X-Message-Number: 10919
Date: Sat, 12 Dec 1998 19:59:49 -0500
From: Jan Coetzee <>
Subject: memories

Memories Are Made Of This,
           But Are They Plastic Spines?

           by Laura Spinney

           Researchers are unraveling the role played by the
           spinal cord in locomotion by looking at the
           interactions at the cellular level.

           At the first ever international conference on spinal
           cord plasticity in Los Angeles yesterday [7 Nov],
           Sten Grillner of the Nobel Institute for
           Neurophysiology at the Karolinska Institute in
           Stockholm described how he and his colleagues have
           traced the neuronal circuit by which sensory input
           leads to locomotion in a lower vertebrate.

           They studied the central nervous system--the brain
           stem and spinal cord--of the lamprey. The lamprey
           shares the basic features of the mammalian nervous
           system, but having fewer and larger neurons, it is
           easier to work with.

           According to Grillner, the cellular pathway that lights
           up when a lamprey spies a tasty morsel involves
           several sets of sensory information. The afferent
           neurons from the olfactory bulb and the optic nerve
           trigger neurons in the ventral thalamus, which act as
           a filter for information entering the brain. Those
           neurons in turn trigger reticulospinal neurons to fire,
           which then activate the circuitry in the spinal cord
           responsible for generating coordinated swimming

           Grillner has also studied the role of
           neurotransmitters in the spinal cord, and his latest
           findings relate to the neuropeptide Substance P,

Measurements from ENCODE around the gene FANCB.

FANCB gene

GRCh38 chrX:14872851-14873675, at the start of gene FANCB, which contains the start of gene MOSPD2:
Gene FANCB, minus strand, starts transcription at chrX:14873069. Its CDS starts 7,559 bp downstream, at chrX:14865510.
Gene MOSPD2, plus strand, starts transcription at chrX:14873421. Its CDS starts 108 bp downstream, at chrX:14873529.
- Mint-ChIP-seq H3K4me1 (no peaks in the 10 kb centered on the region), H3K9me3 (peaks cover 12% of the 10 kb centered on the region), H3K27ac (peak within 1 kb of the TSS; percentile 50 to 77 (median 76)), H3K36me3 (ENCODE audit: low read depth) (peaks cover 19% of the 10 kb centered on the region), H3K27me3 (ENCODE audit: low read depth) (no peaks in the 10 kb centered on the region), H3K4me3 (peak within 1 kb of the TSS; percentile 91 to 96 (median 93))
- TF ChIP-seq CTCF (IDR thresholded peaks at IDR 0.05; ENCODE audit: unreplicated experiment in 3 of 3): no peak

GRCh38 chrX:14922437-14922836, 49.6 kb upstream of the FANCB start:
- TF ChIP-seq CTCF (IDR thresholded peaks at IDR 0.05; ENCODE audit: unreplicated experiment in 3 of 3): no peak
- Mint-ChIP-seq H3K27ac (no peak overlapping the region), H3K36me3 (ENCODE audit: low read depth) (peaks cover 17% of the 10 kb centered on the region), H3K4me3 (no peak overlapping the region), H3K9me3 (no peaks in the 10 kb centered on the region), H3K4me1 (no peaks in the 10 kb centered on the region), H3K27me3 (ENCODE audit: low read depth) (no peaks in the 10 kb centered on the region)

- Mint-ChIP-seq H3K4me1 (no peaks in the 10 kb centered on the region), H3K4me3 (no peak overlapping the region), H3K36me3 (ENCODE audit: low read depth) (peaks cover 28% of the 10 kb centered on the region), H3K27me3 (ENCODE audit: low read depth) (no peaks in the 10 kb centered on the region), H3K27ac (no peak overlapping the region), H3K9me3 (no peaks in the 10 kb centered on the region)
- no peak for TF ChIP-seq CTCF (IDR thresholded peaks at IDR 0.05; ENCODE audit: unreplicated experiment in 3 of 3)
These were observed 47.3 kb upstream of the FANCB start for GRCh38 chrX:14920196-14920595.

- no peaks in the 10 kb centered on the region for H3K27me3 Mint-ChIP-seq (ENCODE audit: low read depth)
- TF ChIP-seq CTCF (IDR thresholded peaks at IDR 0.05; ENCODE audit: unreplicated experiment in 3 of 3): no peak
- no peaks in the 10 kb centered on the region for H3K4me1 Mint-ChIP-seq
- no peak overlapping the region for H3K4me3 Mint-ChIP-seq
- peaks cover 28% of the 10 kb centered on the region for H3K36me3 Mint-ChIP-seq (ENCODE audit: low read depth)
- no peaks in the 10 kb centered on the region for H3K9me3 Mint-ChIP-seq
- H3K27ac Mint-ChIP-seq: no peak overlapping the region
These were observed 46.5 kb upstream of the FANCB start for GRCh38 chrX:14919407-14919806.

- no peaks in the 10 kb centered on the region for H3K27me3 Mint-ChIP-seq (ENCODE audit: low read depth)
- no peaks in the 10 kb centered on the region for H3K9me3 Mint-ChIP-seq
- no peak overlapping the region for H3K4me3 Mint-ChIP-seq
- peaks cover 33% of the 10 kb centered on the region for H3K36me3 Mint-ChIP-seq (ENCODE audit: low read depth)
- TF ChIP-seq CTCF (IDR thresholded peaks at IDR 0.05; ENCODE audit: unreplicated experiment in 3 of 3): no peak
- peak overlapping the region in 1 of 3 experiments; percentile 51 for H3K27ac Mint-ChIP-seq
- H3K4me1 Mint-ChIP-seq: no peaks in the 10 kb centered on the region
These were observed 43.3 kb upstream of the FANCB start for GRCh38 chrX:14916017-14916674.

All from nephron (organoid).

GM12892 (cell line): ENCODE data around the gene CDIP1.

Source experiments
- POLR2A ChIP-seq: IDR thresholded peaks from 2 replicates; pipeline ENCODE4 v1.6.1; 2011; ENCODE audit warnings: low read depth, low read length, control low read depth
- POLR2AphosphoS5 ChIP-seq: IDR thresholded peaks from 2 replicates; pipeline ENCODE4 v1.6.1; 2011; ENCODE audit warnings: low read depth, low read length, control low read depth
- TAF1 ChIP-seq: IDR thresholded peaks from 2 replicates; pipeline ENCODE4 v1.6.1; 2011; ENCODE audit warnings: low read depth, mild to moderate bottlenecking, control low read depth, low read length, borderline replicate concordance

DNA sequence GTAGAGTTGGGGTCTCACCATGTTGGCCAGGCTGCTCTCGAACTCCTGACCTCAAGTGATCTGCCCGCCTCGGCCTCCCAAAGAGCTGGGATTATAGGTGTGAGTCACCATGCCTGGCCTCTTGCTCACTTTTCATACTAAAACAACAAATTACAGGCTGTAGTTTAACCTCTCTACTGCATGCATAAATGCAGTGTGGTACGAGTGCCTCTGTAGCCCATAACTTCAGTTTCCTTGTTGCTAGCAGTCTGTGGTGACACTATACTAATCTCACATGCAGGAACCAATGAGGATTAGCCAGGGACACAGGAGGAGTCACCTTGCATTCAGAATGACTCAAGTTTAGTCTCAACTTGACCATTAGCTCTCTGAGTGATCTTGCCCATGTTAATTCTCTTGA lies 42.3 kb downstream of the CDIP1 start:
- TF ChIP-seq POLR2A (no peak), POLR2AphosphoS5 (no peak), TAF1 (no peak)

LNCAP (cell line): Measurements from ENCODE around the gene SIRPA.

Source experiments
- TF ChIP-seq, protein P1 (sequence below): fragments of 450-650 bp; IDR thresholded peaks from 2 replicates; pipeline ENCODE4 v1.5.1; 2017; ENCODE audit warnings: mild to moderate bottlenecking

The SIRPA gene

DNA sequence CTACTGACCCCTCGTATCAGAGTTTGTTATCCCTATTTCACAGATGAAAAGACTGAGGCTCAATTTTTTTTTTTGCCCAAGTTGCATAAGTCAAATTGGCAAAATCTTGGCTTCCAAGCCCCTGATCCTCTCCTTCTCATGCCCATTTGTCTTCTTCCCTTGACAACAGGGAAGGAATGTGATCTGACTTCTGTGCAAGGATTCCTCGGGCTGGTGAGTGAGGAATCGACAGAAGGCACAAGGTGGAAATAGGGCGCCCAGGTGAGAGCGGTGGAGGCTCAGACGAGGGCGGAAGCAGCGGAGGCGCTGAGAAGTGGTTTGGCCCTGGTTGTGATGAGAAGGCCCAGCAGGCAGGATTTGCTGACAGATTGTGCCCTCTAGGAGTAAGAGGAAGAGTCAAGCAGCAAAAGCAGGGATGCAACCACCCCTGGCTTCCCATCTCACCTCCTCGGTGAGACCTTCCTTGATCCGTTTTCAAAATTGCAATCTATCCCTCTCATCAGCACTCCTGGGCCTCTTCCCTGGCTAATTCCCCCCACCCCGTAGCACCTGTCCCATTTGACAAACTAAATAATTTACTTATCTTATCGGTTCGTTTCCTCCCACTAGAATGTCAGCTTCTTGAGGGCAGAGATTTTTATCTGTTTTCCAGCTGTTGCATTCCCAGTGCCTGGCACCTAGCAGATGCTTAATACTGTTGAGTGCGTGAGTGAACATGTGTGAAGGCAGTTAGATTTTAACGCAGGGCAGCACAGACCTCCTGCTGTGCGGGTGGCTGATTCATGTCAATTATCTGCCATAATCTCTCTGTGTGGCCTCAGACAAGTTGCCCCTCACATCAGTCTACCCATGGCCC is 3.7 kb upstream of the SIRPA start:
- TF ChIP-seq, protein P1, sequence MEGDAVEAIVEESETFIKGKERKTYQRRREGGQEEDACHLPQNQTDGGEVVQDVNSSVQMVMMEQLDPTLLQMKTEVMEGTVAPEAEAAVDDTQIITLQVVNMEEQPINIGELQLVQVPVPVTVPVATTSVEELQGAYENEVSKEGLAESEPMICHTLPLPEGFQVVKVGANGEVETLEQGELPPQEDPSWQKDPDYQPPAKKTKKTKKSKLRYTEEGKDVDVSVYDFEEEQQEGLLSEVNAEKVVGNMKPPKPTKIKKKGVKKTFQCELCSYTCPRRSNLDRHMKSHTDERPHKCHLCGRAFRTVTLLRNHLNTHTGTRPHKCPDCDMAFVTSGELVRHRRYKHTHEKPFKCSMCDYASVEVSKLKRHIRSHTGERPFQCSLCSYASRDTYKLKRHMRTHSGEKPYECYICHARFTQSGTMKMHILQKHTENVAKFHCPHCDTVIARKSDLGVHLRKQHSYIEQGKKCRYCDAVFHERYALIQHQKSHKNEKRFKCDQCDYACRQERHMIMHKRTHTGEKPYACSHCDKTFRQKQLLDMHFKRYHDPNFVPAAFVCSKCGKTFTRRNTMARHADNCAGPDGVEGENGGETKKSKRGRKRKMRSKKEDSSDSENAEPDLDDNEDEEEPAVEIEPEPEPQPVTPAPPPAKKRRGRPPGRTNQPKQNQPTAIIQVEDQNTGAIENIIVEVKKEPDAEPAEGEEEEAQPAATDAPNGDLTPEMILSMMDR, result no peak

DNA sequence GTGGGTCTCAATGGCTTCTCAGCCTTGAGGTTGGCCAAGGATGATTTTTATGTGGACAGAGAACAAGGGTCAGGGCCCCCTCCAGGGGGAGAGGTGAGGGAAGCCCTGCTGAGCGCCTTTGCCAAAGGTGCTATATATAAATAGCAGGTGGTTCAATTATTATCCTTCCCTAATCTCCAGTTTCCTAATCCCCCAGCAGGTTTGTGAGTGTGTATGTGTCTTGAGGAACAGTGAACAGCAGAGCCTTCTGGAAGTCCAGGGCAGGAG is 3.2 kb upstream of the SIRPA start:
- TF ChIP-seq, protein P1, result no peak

which in humans is found in some of the tiny C
           fibers that carry signals about painful stimuli to the
           brain. A ten-minute application of Substance P to
           the isolated CNS of a lamprey resulted in changes in
           the neurons that lasted for up to 36 hours.

           Grillner says this is the first time such long-lasting
           plasticity effects have been found. But while they
           resemble the mechanisms by which the human brain
           lays down memories, he is reluctant to describe
           what's going on in the lamprey's spinal cord as
           learning. What he will say, is that "the spinal cord is
           very important for coordinating movement." And, he
           adds, the findings have implications for humans. In
           a couple of years, the plasticity of the spinal cord
           that researchers are only now beginning to describe,
           as well as its responsiveness to neuropeptides,
           could be exploited for the rehabilitation of spinal
           cord-damaged patients.

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